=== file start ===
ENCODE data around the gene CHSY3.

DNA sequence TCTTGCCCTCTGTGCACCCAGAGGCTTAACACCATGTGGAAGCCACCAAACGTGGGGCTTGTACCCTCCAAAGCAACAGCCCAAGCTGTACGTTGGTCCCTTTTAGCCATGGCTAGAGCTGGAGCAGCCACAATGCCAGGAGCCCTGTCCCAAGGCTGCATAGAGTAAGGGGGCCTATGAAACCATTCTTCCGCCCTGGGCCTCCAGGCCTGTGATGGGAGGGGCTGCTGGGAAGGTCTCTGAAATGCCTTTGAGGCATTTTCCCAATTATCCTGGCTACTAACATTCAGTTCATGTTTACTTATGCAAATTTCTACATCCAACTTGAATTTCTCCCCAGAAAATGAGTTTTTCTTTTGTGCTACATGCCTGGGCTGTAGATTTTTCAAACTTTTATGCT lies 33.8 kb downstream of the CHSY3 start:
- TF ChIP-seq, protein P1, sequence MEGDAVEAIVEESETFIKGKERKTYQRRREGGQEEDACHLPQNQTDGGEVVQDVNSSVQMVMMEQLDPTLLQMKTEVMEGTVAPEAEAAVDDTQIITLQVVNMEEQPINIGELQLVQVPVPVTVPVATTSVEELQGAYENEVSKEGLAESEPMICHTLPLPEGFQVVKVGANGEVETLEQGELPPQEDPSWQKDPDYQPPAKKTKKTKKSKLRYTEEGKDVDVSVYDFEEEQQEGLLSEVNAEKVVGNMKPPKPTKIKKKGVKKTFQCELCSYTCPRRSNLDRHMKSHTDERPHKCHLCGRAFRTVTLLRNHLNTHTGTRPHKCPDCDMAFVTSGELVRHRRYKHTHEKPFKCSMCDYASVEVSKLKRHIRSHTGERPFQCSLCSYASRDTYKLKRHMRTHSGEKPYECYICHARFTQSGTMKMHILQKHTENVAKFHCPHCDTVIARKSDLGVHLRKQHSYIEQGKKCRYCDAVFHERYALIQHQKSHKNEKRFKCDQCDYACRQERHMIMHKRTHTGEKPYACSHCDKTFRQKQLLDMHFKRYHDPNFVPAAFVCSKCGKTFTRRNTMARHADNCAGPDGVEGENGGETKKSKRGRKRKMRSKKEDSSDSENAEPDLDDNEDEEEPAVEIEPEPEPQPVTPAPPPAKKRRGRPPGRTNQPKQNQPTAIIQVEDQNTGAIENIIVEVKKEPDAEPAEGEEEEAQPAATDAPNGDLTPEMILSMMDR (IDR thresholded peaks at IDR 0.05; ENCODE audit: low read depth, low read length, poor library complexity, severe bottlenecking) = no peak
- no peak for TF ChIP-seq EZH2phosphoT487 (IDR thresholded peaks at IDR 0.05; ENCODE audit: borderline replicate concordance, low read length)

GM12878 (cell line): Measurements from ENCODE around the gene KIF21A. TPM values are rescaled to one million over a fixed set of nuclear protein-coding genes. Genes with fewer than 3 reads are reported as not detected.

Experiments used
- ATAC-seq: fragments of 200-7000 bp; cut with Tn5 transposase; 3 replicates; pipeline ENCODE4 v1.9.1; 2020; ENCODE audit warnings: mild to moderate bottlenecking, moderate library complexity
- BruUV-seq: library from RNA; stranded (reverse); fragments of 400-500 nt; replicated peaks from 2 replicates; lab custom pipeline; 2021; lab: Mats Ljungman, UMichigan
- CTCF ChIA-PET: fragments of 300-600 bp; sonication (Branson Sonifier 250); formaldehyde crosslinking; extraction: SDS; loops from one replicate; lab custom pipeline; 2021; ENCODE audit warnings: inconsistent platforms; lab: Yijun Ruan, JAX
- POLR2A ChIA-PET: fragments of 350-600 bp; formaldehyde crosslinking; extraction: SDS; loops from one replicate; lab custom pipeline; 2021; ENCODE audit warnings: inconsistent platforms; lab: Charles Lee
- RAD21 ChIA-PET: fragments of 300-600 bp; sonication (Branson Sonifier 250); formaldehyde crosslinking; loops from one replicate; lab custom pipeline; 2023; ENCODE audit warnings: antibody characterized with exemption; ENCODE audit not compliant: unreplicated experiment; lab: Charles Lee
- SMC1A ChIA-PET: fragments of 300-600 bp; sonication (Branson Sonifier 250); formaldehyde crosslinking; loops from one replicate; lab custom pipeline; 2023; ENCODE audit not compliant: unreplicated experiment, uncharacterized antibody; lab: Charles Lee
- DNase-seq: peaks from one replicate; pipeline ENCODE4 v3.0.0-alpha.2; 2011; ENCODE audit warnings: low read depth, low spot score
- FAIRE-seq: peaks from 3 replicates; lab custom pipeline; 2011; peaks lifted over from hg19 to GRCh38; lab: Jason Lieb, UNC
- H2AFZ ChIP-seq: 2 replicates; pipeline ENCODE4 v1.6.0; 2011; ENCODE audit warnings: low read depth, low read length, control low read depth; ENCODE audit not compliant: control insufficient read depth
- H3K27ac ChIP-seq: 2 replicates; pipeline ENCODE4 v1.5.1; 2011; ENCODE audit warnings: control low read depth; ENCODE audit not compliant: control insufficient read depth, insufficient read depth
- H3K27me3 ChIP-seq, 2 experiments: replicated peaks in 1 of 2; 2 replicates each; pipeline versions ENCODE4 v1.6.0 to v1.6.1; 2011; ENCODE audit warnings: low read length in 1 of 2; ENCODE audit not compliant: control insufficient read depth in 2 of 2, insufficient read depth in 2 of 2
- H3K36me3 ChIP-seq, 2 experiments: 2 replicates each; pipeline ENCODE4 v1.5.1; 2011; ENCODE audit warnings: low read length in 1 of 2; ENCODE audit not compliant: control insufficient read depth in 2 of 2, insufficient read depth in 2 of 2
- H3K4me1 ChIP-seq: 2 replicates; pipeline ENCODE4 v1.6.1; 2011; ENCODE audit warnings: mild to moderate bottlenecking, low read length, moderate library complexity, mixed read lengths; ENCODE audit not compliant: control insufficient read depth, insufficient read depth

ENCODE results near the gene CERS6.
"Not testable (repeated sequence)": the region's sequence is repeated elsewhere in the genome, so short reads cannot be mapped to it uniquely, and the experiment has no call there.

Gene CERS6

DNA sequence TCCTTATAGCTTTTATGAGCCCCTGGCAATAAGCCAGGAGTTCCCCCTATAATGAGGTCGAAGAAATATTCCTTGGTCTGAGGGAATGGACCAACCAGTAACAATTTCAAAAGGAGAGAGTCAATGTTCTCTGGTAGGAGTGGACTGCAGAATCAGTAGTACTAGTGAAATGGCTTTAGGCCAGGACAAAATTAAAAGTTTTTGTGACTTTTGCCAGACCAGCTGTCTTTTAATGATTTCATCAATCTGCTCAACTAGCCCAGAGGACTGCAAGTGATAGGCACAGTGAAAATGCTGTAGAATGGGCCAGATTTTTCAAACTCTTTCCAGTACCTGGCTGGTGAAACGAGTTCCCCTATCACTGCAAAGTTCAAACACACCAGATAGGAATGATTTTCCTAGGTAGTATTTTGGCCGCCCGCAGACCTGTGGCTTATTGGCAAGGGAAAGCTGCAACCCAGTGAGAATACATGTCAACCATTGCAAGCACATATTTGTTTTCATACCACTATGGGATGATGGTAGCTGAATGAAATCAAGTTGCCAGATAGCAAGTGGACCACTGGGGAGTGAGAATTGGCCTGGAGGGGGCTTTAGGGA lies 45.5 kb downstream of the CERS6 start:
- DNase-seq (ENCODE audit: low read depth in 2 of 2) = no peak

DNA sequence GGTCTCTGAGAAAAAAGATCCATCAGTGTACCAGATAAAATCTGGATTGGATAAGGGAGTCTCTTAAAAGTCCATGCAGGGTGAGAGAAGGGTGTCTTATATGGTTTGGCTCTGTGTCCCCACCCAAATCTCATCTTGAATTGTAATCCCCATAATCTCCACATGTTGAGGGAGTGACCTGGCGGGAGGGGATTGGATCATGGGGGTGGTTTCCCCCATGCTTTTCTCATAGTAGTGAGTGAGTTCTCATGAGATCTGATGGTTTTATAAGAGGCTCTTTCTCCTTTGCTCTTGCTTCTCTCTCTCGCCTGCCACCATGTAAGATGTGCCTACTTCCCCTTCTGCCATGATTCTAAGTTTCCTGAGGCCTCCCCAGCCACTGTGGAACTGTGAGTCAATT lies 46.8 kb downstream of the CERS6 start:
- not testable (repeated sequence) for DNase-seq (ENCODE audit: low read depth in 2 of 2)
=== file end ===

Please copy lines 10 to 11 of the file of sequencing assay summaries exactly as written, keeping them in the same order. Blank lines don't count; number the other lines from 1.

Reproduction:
- POLR2A ChIA-PET: fragments of 350-600 bp; formaldehyde crosslinking; extraction: SDS; loops from one replicate; lab custom pipeline; 2021; ENCODE audit warnings: inconsistent platforms; lab: Charles Lee
- RAD21 ChIA-PET: fragments of 300-600 bp; sonication (Branson Sonifier 250); formaldehyde crosslinking; loops from one replicate; lab custom pipeline; 2023; ENCODE audit warnings: antibody characterized with exemption; ENCODE audit not compliant: unreplicated experiment; lab: Charles Lee